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For the campaign in question, I'm running one person through a dungeon inspired by Vagrant Story. Clearly some things from the video game can't be emulated, and many of those are integral to the game: ie. the unlocking of special abilities as Ashley (main character) travels deeper and deeper into the city of Léa Monde.

I want to add abilities that will make the character more-or-less gestalt, but there's two problems with this. One: I want the ability to be DM/plot specific and granted. Not just something at each level up. Two: Saves, BAB and skill points aren't on my list as of yet for things to add. Gaining skill ranks from drinking a potion seems really weird to me, anyway.

I've run games before where I granted the party some limited cool and (sometimes) unique abilities and have had some measure of success in balancing them. I know I can include equivalent abilities for the 'really tough' encounters, like the BBEG. Is there a precedent for granting extra abilities to characters as part of story progression in D&D (not limited to 3.5, I can extrapolate) or has it all been unrecorded DM calls? My question is meant for games with a party of six or less.

Playing Baldur's Gate yields very few magical abilities for the main character (especially considering his heritage, for the love of Bhaal!). I want a yard of wiggle room, not just a few inches.

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The new Mythic Adventures rules from Paizo seem like they're right on track to help you out here - unfortunately they won't be out till Gen Con 2013. paizo.com/paizo/blog/v5748dyo5lduw?Mythic-Adventures –  mxyzplk Oct 7 '12 at 13:56
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up vote 7 down vote accepted

I've seen things like this done in most of the D&D games that I've played, actually. However, I've rarely seen it as any kind of hard-and-fast ruleset. There's a few systems that I've seen that are conducive to this:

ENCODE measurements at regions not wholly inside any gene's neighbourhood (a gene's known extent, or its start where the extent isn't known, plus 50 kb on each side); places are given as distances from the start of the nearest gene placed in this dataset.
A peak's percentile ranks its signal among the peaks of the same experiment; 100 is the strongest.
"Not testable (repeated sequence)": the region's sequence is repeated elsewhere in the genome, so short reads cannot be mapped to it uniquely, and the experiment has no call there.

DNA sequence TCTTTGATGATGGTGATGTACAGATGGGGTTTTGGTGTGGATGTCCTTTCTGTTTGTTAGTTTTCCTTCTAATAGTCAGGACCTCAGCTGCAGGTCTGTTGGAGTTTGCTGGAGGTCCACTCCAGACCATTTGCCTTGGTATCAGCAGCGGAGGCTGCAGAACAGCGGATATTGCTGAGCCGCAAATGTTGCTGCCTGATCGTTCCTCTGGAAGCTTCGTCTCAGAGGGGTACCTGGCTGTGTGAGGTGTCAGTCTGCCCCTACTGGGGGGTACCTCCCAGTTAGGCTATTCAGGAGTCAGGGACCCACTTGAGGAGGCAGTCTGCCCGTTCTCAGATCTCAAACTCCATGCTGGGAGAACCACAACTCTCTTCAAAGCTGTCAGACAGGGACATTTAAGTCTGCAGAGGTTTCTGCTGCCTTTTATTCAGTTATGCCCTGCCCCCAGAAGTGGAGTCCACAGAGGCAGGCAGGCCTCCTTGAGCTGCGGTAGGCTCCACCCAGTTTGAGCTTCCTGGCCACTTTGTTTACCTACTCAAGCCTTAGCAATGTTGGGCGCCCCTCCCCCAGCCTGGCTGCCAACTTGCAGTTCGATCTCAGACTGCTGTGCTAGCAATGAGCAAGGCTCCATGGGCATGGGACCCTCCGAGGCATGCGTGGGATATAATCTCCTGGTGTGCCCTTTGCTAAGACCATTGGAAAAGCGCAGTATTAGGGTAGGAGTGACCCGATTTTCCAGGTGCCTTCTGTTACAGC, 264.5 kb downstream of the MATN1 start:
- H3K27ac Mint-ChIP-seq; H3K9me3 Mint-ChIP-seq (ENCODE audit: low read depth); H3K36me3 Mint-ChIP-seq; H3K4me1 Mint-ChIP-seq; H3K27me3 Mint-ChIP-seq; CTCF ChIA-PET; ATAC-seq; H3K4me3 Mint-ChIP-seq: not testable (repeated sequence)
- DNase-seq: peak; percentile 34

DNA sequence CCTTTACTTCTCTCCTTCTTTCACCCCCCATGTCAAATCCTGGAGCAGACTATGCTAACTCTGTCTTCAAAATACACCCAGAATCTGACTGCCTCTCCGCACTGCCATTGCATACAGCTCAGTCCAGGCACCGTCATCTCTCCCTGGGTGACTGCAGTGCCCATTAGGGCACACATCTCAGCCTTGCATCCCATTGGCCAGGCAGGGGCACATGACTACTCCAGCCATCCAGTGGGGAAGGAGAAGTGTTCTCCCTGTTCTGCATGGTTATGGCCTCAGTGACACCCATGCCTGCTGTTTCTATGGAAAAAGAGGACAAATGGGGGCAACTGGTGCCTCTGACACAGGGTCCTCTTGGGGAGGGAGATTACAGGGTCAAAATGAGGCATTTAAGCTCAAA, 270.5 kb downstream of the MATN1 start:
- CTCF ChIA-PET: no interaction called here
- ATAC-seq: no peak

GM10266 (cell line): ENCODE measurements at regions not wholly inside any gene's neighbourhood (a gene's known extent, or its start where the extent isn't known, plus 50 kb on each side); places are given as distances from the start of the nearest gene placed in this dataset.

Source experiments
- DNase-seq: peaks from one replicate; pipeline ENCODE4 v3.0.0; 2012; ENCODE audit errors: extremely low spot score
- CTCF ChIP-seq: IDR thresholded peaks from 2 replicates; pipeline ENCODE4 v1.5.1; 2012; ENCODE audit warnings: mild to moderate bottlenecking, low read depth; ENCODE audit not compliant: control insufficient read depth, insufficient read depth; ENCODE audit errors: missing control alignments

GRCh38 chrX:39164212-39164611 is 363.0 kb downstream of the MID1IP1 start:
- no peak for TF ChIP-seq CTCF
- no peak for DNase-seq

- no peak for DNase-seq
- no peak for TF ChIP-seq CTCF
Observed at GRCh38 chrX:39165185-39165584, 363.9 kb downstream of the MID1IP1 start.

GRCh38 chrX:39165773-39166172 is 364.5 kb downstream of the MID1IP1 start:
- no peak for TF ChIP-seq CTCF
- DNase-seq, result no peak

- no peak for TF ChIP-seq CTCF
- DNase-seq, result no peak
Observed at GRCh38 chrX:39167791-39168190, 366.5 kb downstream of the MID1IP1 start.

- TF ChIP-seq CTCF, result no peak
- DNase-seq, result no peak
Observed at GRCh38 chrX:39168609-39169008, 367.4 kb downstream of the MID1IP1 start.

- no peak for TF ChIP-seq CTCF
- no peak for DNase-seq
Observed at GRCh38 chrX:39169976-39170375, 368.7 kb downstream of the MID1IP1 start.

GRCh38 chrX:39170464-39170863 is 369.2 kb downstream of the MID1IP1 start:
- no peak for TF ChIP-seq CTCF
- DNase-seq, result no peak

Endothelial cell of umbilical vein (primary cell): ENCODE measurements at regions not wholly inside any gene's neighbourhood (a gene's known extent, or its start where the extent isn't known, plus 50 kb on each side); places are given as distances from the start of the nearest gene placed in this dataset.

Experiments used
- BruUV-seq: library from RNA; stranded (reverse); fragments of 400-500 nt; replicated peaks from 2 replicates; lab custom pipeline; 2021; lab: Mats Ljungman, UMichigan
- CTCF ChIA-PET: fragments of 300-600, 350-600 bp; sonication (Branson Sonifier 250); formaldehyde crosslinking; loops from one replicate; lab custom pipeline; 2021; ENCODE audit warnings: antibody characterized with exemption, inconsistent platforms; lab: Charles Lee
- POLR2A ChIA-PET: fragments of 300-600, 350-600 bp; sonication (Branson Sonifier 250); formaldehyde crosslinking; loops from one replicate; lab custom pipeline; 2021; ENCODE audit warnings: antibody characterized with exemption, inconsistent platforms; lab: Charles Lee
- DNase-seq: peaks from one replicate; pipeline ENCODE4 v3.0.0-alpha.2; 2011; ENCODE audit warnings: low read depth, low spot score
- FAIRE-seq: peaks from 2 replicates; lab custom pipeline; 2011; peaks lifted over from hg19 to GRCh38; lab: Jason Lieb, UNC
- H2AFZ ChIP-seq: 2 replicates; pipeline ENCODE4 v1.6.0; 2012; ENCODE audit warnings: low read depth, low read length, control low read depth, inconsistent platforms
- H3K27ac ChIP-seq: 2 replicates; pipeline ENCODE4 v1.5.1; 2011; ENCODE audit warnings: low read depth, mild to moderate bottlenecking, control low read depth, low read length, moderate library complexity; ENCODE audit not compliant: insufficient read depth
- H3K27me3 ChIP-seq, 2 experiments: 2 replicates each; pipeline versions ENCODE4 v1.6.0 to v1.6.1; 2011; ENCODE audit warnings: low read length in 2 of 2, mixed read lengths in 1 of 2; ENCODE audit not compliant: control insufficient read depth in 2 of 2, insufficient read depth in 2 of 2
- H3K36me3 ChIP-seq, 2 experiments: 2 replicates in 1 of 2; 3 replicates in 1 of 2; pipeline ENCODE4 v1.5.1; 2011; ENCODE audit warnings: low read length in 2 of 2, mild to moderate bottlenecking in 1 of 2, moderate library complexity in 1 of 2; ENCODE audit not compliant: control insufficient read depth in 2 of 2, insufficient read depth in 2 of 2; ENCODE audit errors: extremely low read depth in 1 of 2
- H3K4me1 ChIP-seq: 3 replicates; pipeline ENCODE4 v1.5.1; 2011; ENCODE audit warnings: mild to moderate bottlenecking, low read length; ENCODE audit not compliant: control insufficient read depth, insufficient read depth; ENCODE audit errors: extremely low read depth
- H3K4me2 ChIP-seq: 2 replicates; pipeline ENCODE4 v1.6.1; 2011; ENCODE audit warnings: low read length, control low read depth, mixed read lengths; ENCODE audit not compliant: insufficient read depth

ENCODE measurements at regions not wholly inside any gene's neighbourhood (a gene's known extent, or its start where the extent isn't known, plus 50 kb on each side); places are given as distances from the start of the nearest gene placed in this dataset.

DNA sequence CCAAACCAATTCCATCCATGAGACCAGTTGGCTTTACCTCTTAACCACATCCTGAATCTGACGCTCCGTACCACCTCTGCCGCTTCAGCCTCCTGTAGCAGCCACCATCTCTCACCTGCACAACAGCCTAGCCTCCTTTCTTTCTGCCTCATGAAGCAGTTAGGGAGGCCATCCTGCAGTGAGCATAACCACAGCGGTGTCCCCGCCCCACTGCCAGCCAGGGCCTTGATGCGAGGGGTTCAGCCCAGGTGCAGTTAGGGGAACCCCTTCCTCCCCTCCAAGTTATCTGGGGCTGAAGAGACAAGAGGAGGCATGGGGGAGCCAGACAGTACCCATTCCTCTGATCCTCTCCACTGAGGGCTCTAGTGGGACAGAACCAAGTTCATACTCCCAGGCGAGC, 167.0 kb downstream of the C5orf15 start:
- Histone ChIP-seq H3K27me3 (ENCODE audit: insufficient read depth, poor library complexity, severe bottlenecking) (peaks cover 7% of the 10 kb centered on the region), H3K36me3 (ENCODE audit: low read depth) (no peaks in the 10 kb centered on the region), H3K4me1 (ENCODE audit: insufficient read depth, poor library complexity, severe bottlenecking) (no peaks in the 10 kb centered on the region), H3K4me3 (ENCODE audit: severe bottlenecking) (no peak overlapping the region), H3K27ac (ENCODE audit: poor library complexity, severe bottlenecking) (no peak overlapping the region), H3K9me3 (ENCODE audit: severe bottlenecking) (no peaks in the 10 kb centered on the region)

1. The d20 Modern Mutations System. This system lets you mutate your character using mutation points. 5 mutation points is worth roughly a feat. One approach is to use a system like this, where you create a menu of abilities that are themselves not very powerful, and let players either save up for better ones or get ones worth less immediately.

  2. E6. In E6, leveling stops at 6. After that, you can spend XP on feats instead of higher levels. One solution I've seen is to grant bonus feats like this instead of bonus XP.

  3. E6, but with gestalt levels. If you're looking to give players additional class features without giving skill points or saves, then that document might have what you're looking for. It's something a former GM of mine drew up as a mod of the E6 system.

  4. The way you've been doing it. This is by far the most common way that I've seen this done. As long as players are getting roughly the same power as eachother, and you can keep an eye on their total extra power, you shouldn't have any problems. In my experience, as long as you're not giving players powers far beyond their own level, there shouldn't be much problem with balance.

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I didn't know about this E6 system, sounds great :) –  Scrollmaster Oct 7 '12 at 15:10
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This. There's very little difference between how magic items were given out before 3e and just making up plot-based powers. –  SevenSidedDie Oct 8 '12 at 3:09
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Is there a precedent? Yes, of course. A recorded precedent? Well, that's more difficult. Anyway, 3 propositions that in my opinion apply to what you want to do:

1 - Just give them spell-like abilities. You choose one, roughly of the maximum spell-level than a caster of their level would be able to cast (e.g. 3rd lvl for lvl 5 characters), and based on one of their stat: DD based on that stat, and as many times per day as this stat 'or this stat minus the level of the spell-like ability).

2 - You can also use the Quinggong Monk abilities list to have a list of what abilities are relevant to which level. Less useful for caster characters though.

3 - Use a modified gestalt system: let's say the character is mainly a fighter, and wants to gestalt as a druid. He only has the fighter progression, but at some points in the story you allow him to up his gestalt level to his main class level, but only for the abilities. For example, the character is fighter 3, gestalt-druid 1. He accomplishes something important, you allow him to become fighter 3, gestalt-druid 3 (but only for the abilities, and maybe spells if you wish)

4 - Finally, the experience-free step advancement system could also fit the bill, especially if combined with the gestalt system.

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